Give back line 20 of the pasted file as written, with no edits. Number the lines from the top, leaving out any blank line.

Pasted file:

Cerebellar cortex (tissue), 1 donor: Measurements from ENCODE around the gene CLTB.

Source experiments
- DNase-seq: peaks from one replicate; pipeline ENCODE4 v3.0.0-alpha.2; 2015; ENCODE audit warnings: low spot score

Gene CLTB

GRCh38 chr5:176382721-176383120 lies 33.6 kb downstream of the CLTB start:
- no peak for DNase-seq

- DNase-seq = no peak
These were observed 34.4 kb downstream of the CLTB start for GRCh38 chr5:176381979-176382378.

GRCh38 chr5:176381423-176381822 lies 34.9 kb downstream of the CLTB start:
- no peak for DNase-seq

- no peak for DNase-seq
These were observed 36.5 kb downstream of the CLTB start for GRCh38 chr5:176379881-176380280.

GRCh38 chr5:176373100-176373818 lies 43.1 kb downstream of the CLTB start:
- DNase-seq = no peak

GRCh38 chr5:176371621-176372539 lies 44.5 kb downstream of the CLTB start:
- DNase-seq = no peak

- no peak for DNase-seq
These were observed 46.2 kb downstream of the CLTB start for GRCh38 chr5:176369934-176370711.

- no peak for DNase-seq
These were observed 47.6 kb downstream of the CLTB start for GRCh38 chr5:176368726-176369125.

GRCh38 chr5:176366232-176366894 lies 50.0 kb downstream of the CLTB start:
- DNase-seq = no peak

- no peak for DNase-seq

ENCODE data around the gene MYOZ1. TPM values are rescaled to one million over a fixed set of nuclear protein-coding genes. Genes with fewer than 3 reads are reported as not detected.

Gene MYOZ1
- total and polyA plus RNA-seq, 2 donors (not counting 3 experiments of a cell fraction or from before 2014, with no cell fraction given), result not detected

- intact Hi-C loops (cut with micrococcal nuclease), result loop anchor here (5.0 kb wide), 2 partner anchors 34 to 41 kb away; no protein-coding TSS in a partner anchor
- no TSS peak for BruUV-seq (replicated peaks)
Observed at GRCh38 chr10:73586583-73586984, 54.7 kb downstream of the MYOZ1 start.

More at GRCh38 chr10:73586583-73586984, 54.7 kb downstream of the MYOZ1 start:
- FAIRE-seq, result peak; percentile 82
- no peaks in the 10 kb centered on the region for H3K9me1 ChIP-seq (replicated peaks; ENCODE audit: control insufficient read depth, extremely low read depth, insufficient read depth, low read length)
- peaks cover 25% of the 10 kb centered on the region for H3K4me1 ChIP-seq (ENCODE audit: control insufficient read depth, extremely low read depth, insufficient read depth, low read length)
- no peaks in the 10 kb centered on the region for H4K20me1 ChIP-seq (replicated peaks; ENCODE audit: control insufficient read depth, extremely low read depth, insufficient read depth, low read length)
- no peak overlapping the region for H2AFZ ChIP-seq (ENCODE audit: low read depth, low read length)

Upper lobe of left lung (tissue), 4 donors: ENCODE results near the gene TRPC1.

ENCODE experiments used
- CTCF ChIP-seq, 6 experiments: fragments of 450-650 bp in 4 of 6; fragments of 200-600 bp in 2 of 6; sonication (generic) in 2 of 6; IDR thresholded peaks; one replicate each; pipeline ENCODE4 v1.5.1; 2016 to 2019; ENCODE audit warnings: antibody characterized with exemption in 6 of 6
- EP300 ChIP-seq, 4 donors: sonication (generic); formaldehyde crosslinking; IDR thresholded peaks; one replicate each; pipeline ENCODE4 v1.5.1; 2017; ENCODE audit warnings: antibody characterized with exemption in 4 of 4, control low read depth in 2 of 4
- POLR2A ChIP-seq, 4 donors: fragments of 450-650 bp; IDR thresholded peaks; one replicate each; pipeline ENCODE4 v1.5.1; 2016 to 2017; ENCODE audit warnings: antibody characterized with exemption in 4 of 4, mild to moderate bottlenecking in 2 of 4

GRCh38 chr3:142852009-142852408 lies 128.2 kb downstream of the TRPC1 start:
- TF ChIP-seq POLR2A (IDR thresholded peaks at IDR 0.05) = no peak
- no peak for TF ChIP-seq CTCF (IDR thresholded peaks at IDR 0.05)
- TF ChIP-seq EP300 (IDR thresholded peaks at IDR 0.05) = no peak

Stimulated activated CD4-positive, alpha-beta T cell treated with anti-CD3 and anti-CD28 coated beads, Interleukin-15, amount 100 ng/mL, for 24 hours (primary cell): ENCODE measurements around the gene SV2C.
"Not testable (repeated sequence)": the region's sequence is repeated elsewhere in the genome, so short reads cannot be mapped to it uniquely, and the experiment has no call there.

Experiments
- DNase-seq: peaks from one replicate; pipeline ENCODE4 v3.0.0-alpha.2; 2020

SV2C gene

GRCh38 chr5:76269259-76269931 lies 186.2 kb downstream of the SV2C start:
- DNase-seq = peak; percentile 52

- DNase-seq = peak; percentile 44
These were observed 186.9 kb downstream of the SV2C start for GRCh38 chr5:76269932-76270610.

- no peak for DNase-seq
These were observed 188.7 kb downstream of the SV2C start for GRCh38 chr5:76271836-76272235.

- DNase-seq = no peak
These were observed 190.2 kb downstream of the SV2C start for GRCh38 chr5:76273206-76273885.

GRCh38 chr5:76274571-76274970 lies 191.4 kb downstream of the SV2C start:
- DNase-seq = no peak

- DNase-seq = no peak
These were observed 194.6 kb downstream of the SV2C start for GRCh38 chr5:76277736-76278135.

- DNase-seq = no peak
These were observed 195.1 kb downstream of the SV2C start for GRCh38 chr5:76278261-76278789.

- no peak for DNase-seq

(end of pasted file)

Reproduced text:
These were observed 47.6 kb downstream of the CLTB start for GRCh38 chr5:176368726-176369125.